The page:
CO-CREATION: A GERMAN-FINNISH EXCHANGE
During two workshops in Puolanka and Lauscha we brought together delegations representing different stakeholders from the two towns to compare and reflect the situations in their towns. They discussed what is different or similar, what challenges the towns are facing and what strategies are being developed.
Visiting Lauscha (5th – 8th May 2022)
The first exchange visit of the local stakeholders from Puolanka and researchers from Aalto University to Lauscha took place in early May 2022.The project team got to know the town of Lauscha and its glass-making history, learnt about the current state of childcare and education infrastructure in the town, participated in the annual food & hiking festival “Mellichstöckdooch” and visited a punk rock concert at “Kulturkollektiv Goetheschule”, one of our partners in this project.
One afternoon was reserved for a first out of two workshops, designed and moderated by Steffen Präger from the NGO Kulturhanse, who has long lasting expertise in supporting initiatives and start-ups in smaller towns. The participants of the workshop consisted of the visitors from Finland and different stakeholders from Lauscha, including members of the town council, administration, educational institutions, artists and activists. Even though time was limited, language barriers a hindress and the format “workshop” new and demanding for some, the participants from both countries managed to reach a bottom line understanding of each other's positions and perspectives on Lauscha, Puolanka and their town’s respective specificities, strengths and weaknesses.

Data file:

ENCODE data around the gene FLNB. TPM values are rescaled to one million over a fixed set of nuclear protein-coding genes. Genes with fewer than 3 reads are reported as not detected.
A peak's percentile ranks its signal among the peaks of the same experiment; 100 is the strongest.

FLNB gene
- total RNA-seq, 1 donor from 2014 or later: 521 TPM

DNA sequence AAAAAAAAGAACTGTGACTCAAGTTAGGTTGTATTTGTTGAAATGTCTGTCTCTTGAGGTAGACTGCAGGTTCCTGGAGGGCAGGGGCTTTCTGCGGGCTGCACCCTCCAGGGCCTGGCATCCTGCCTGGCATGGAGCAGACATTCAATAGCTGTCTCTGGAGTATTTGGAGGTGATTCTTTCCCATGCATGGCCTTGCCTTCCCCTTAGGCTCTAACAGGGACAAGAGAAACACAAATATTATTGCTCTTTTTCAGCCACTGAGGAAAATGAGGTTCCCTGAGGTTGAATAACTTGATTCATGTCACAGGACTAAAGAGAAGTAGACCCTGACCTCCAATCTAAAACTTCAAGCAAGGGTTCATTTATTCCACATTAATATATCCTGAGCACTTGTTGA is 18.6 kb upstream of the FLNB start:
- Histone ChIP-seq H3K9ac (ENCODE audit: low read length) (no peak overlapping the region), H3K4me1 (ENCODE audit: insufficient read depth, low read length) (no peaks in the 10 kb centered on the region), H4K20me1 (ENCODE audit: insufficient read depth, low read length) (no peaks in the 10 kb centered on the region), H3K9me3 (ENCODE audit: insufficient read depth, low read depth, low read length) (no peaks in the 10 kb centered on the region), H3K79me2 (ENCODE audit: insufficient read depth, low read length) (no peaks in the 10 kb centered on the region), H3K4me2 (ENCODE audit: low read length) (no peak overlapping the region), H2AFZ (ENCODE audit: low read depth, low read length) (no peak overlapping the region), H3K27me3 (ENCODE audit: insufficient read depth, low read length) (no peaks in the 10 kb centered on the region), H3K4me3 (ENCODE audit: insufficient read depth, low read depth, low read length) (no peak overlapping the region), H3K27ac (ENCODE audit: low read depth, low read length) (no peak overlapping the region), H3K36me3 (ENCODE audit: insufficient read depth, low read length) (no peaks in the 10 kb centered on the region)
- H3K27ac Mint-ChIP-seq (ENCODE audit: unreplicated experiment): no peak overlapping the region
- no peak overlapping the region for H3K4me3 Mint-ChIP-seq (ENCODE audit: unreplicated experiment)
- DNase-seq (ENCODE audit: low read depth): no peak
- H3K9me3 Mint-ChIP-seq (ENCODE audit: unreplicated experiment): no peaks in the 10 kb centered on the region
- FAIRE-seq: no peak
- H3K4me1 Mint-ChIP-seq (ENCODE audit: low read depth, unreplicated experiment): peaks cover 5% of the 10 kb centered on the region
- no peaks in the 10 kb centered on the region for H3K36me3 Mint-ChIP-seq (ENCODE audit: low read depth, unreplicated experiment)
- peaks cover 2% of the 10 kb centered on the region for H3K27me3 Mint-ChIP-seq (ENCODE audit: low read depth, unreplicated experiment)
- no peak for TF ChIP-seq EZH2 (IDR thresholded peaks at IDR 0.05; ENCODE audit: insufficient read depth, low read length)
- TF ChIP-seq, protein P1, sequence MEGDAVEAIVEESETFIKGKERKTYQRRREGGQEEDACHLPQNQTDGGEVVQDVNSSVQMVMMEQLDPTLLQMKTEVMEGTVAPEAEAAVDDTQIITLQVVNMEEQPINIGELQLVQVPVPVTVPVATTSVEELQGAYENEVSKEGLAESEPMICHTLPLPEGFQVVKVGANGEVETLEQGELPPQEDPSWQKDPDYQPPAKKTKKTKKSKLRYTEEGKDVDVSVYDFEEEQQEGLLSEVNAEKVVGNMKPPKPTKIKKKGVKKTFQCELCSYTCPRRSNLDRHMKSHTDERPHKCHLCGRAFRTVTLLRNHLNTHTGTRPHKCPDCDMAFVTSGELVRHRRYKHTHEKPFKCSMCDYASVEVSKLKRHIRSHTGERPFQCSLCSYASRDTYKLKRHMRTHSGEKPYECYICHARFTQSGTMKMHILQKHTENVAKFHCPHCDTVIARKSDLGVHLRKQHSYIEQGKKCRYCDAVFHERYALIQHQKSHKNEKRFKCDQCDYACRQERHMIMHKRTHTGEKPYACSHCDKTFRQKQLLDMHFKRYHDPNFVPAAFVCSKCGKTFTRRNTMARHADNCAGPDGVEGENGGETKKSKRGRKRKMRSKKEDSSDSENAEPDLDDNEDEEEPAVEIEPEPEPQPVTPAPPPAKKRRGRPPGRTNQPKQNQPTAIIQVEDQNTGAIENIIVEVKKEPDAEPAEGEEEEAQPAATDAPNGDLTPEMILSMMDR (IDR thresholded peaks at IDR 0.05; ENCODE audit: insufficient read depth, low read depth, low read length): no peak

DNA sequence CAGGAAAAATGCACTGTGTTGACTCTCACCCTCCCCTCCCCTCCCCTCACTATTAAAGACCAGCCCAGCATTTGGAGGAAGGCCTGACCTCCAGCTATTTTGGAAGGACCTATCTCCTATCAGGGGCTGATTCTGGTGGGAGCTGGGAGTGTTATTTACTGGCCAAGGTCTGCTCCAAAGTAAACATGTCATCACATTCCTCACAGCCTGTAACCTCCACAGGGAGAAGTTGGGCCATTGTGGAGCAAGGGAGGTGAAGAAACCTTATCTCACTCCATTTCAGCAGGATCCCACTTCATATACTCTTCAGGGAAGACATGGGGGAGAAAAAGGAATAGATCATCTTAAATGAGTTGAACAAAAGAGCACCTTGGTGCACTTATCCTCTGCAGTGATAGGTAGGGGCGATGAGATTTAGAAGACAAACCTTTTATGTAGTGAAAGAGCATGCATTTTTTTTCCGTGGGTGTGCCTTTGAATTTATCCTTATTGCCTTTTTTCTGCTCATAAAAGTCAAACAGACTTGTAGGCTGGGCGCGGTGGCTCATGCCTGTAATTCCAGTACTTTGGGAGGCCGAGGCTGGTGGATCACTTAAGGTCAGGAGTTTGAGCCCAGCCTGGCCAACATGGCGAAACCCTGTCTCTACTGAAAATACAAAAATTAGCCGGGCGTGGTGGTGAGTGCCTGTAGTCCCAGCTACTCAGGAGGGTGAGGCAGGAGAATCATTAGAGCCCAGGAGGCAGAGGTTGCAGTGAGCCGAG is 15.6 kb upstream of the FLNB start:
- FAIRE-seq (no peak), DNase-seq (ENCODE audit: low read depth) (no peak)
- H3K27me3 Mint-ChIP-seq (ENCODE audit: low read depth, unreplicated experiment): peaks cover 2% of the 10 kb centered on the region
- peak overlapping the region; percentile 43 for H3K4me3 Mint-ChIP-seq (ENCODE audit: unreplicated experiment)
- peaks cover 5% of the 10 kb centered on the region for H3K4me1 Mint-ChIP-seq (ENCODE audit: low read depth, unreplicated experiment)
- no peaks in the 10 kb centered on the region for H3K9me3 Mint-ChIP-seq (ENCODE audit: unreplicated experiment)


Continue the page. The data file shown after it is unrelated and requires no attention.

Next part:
While both towns consider their overall livability as high, the exchange spurred discussions and brought relevant differences to the surface: the differences in systems such as health care (public health care in the neighbouring town in Lauscha, privatised, mobile health care in Puolanka), housing (seasonal vacancies in Puolanka, owner-occupier-based family housing and rising vacancy rate in Lauscha), municipal household (long-term austerity policies in Lauscha versus more generous state support in Puolanka), and education (significantly less children per nurse or teacher in the kindergarten and school in Puolanka). Both towns however struggle with declining public transport and car dependency.